Sunday, June 12, 2011

"The Ratpack" Are Entertaining In 'Robin'

I wasn't expecting what I saw in this film. A description of "Robin and the 7 Hoods" called it "A cross between 'mobster drama' and 'Guys and Dolls'. I've seen several mobster dramas. I've never seen "Guys and Dolls", but, having watched this film, I can say that the description is probably very apropos. It takes a hard edged story of two mobsters looking for total control, and combines it with musical numbers and elaborate sets.

The film is a story of the 1920's, in prohibition-era Chicago. At the beginning of the film, the man who controls the mob activity in South Chicago, a man named Guy Gisborne (played by a very young Peter Falk), and a corrupt police chief, to use the vernacular,whack the city's big mob boss, known as "Big Jim", played by Edward G. Robinson. From the first scene, we see two genres come together. In the scene, Big Jim commands a long table of corrupt cops, city officials, and mobsters. After a seemingly random musical number, the scene culminates in simultaneous gunfire, and the death of their leader. With hopes of total control, the south-side boss tries to take over the north side of Chicago, and gain total control. The problem (and herein lies the conflict of the film), is that the north side is controlled by a man only known as Robbo, played by Frank Sinatra (who also acted as producer of the film), and his friend and accomplice, Will, played by Sammy Davis Jr. Knowing that they're outnumbered by Gisborne, Robbo and Will enlist the help of an Indiana pool shark, John, played by Dean Martin, and the director of a city orphanage, Allen Dale, played by Bing Crosby. Together, Robbo, Dale, Will and John, begin donating money to the orphanage to make them appear as generous philanthropists, much like Robin Hood and his merry men. With this cover, they can continue running the illegal dealings of peddling alcohol for profit. If this weren't enough, and third party is looking for total control. She happens to be the daughter of slain mob boss Big Jim, Marian, played by Barbara Rush. She plays both bosses of Chicago, in her quest to replace her father as the omnipotent mob boss.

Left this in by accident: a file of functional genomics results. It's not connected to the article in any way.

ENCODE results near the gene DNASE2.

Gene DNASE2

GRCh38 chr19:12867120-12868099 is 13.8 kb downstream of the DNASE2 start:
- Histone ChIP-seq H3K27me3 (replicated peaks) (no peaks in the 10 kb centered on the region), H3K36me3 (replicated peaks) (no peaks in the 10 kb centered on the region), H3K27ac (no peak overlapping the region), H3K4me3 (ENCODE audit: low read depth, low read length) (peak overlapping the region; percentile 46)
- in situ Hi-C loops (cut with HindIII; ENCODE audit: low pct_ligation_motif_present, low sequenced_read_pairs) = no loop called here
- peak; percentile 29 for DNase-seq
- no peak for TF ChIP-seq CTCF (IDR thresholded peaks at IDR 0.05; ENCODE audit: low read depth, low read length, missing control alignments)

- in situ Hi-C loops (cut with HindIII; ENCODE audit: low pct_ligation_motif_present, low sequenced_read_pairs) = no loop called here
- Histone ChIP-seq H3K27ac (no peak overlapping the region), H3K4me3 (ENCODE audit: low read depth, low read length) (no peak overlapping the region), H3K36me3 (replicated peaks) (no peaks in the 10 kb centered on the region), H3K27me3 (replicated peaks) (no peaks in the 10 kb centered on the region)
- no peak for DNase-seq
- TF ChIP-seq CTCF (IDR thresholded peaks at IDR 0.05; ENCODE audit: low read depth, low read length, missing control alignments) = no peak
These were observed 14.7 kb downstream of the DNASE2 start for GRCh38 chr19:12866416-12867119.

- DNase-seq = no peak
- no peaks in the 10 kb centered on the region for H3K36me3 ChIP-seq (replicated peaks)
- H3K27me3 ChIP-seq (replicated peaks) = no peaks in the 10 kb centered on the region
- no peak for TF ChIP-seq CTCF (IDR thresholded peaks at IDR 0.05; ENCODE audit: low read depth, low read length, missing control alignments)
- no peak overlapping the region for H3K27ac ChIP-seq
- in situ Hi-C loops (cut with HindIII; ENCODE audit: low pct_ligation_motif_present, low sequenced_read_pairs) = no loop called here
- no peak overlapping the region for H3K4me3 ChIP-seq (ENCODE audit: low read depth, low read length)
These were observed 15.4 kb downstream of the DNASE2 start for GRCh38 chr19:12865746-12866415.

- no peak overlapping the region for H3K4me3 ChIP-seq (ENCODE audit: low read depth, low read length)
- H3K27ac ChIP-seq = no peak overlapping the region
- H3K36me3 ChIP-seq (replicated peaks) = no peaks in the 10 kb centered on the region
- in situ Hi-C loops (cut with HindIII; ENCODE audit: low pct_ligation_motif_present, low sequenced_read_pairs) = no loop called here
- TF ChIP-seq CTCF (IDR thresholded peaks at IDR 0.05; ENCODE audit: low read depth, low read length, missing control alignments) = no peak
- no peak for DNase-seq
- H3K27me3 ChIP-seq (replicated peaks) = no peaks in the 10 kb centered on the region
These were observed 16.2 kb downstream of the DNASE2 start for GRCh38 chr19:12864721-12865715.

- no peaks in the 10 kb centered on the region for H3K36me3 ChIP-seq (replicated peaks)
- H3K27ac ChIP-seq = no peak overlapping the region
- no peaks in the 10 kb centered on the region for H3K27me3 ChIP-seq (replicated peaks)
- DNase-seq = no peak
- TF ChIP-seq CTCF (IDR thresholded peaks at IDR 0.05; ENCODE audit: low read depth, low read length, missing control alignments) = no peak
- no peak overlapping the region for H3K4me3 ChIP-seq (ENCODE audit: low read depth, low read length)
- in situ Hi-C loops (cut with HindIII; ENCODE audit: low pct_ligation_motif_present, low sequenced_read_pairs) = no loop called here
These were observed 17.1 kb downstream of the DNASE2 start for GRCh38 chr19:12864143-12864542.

This film is intriguing for many reasons, but namely, the joining of two very different film styles. A story of the mob starring these very famous faces would have been enough, albeit very strange. While adding musical numbers, elaborate sets and choreography seems strange, it actually works well. Some films have tried, unsuccessfully, to pair one genre with a musical. When it's done poorly, the story line isn't enhanced by the music. When a film has to completely stop for a musical number, it doesn't work. While the musical numbers in this film may seem random (and some of them the number in which Davis performs a number about the joy he gets from the sound of a pistol makes when it's fired after he and the rest of his cronies smash up Gisborne's bar), you don't get the feeling that it is just a random occurrence. A mobster probably WOULD get immense joy from firing a gun, or destroying hundreds of thousands of dollars worth of property (although perhaps not enough to break into a musical interlude). But I digress. The film switches relatively seamlessly from a dark, almost noir-style film to lighthearted musical and vice-versa. Also present is the very easy going rapport between the members of the rat-pack. Each of them, Sinatra, Martin, Davis, and, in this film, Bing Crosby, have a very easy going nature with each other, trading the jibes and sarcasm that became ubiquitous in their other movies, as well as in their famous stage act. Being a lover of biting sarcastic humor (I know...hard to believe, but it's true), this chemistry alone made the film enjoyable for me to watch. If this had been the same film, but with a different cast, it would have been unwatchable.

You may read this and say to yourself "It sounds too strange to actually work", and, at first, I did too. But something about it was too fascinating to simply delete it off my list. Perhaps it was the A-List cast, or the fact that I am a sucker for a good musical. While this isn't a musical the caliber of a "Singin' in the Rain", just watching the chemistry between the four big stars in the film makes it a worthwhile, and entertaining film. I recommend it.

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